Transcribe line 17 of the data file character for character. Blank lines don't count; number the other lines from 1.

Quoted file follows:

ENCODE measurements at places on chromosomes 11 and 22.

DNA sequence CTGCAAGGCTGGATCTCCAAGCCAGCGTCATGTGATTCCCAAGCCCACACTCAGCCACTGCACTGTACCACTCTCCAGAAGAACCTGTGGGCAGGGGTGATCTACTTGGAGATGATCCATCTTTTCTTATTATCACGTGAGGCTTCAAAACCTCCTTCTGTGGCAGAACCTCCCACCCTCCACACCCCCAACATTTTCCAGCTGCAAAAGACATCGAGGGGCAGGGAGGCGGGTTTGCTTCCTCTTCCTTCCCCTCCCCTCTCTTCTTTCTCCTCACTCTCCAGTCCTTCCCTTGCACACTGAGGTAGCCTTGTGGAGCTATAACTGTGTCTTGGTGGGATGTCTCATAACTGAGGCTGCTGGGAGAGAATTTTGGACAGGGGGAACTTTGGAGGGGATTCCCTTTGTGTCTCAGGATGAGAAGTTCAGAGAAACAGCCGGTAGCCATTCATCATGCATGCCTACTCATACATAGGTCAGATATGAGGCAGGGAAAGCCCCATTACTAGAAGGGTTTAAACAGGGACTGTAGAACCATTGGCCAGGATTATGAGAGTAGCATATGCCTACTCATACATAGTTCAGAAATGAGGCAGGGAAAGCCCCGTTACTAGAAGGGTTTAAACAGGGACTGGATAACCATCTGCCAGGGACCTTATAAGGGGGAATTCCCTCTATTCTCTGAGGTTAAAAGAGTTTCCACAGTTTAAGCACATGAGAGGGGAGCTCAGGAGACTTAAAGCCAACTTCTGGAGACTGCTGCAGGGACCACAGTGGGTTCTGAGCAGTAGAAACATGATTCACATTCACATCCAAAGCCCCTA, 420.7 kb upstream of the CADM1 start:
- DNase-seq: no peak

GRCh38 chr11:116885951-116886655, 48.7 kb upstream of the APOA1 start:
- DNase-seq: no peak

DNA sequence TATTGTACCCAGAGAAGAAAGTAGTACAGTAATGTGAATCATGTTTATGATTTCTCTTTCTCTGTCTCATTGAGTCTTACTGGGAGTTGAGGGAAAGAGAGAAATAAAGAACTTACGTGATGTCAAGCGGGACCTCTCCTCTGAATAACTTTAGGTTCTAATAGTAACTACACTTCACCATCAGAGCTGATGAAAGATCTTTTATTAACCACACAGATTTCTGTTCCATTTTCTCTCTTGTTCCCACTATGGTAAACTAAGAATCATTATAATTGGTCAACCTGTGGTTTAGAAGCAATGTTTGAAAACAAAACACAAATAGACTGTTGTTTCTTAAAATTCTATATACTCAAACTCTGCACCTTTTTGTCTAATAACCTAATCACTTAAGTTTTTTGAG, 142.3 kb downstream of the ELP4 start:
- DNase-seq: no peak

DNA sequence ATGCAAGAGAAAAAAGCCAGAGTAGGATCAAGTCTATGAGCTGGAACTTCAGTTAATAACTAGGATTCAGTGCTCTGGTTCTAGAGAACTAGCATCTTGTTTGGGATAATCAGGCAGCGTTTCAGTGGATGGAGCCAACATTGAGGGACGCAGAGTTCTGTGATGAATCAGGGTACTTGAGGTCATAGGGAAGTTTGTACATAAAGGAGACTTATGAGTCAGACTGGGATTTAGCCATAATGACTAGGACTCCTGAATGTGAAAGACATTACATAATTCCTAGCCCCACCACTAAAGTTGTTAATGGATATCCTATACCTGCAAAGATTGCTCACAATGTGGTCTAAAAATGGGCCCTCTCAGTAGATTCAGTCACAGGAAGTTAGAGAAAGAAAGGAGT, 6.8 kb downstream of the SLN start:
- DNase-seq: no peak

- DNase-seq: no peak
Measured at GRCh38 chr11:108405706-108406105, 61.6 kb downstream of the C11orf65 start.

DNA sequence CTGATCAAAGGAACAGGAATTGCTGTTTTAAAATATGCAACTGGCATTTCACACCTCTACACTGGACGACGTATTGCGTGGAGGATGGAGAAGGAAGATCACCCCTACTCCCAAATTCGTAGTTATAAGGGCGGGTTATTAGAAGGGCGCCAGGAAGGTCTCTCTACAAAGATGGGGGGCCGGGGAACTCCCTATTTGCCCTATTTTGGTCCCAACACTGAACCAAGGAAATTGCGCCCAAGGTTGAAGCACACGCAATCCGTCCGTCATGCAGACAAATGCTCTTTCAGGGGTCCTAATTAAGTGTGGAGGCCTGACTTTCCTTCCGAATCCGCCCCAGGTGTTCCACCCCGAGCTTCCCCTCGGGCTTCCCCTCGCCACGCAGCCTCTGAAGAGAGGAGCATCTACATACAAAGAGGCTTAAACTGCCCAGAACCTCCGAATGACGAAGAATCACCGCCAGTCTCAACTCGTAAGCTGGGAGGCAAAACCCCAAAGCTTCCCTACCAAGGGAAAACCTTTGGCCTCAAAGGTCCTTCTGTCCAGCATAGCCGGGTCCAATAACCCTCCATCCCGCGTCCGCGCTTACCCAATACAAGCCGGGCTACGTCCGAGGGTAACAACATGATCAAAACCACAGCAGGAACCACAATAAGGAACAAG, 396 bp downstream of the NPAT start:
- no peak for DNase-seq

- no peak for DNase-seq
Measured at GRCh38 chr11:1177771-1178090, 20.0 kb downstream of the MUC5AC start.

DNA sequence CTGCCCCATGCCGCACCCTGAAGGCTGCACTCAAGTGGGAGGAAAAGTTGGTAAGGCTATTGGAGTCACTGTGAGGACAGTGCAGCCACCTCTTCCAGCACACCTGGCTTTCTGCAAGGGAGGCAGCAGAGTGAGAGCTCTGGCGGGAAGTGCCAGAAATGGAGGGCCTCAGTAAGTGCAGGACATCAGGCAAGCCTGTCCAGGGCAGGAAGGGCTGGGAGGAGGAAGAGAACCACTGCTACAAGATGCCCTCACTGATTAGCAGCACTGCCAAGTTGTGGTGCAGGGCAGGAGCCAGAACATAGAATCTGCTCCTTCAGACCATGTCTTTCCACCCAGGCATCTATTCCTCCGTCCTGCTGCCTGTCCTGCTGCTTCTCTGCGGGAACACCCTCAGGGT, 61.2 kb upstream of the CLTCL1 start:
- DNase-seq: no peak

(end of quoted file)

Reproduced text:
- DNase-seq: no peak